|Author(s):||Ely Jr., James W.|
|Reviewer(s):||Hudspeth, Harvey G.|
Published by EH.Net (July 2003)
Ely Jr., James W., Railroads and American Law. Lawrence, Kansas: University Press of Kansas, 2001. ix + 365 pp. $39.95 (hardcover), ISBN: 0-7006-1144-4.
Reviewed for EH.NET by Harvey G. Hudspeth, Department of Social Sciences, Mississippi Valley State University.
The History Book of the Month Club refers to this as the “first comprehensive legal history of the rail industry” which “chronicles the advent of the railroad and its impact on American law.” On that point, I have no argument. Regrettably, by nature, both railroads and American law are considerably dry subjects. A combination of the two therefore should not prove to be much better. While James Ely does attempt to challenge this notion in his latest work, I seriously doubt anyone is going to sit around and wait for the movie to come out. Nevertheless, Ely’s Railroads and American Law is a very thorough and comprehensive study of the joint evolutions of both railroads and the law. It is a work to which serious scholars of either or both subjects should pay special attention.
Seemingly deliberative in its effort to dichotomize between history and the law, the book can easily be divided into three distinct sections. While chapters one through four concentrate mainly on the development of railroads in the nineteenth century, chapters five through nine concentrate more on specific areas of the law. These include topics ranging from slavery and segregation to insolvency and liability for personal injury. Chapters ten through thirteen then pick up with the development of both railroads and railroad law through the twentieth century. While you cannot really separate neither law from history nor history from law, as both a historian and a former practicing attorney, I had little difficulty in determining which chapters would appeal mainly to the former as opposed to the latter.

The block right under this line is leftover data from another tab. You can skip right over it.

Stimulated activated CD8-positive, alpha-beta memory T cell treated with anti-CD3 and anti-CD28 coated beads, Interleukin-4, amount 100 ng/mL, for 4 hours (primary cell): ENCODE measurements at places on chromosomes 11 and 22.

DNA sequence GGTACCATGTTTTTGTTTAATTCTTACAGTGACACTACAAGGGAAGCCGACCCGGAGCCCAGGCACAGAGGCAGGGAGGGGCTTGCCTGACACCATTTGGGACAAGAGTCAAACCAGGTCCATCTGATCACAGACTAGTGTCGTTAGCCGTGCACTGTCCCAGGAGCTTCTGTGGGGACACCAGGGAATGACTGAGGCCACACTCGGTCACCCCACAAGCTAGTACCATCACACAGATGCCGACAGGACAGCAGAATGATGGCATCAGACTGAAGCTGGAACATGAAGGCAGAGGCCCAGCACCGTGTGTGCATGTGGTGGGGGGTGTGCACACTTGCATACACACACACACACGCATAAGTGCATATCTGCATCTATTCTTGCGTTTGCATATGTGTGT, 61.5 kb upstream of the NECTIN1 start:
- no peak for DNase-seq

In his epilogue Dr. Ely, a professor of both law and history at Vanderbilt University, recounts the various themes that emerge from his study. While he is most persuasive in dispelling the myth that the federal government allowed nineteenth century railroads to operate in an atmosphere of “total laissez-faire,” his argument that railroad regulation was based largely on political and regional concerns is not exactly new to most historians. On the other hand, Ely’s contention that railroad policy was determined more by legislators than judges is new and he does much to refute the long-held view that Gilded Age courts were essentially the “handmaidens” of the railroad industry. Finally, Ely does an excellent job in tracing the evolution of both the railroads and railroad law from local to national entities.
Ely goes on to argue that the federal government’s attempt to regulate America’s railroads has, at best, left a “cautionary legacy.” Noting that the vaunted reforms of the Progressive Era were mistakenly aimed more at previous problems than future potential difficulties, he concludes that these regulations were ultimately self-defeating insofar that they placed the industry in a straightjacket that inevitably led to its economic decline. In the decades that followed, the bureaucracy’s remedy to this was to impose even further unrealistic regulations that only served to make matters worse. In the meantime, Ely reasserts his prior contention that the courts, rather than issuing rulings deliberately designed to bolster the railroads at the expense of “weaker segments of society,” instead “made no persistent attempt to shield railroads from public controls.”
In his conclusion, Ely maintains his prior assertion that the development of the railroad industry in the nineteenth century helped stimulate the corresponding development of railroad law which in turn established the model for our current law on monopolies and American industries overall. While legislators and judges might have occasionally been guilty of being overly protective of railroads as a means to encourage overall economic growth, these interests had to ultimately be balanced by other considerations affecting the overall American public. As our fears of a dominant railroad monopoly have long since vanished in favor of growing fears over potential monopolies in other industries, Ely’s study is undoubtedly a good model in which to predict the future.
Dr. Harvey G. Hudspeth is a graduate from the University of Mississippi and currently serves as History Program Coordinator at Mississippi Valley State University. A former practicing attorney, he has published two articles related to nineteenth century railroad development in the West Tennessee Historical Society Papers.
|Geographic Area(s):||North America|
|Time Period(s):||20th Century: Pre WWII|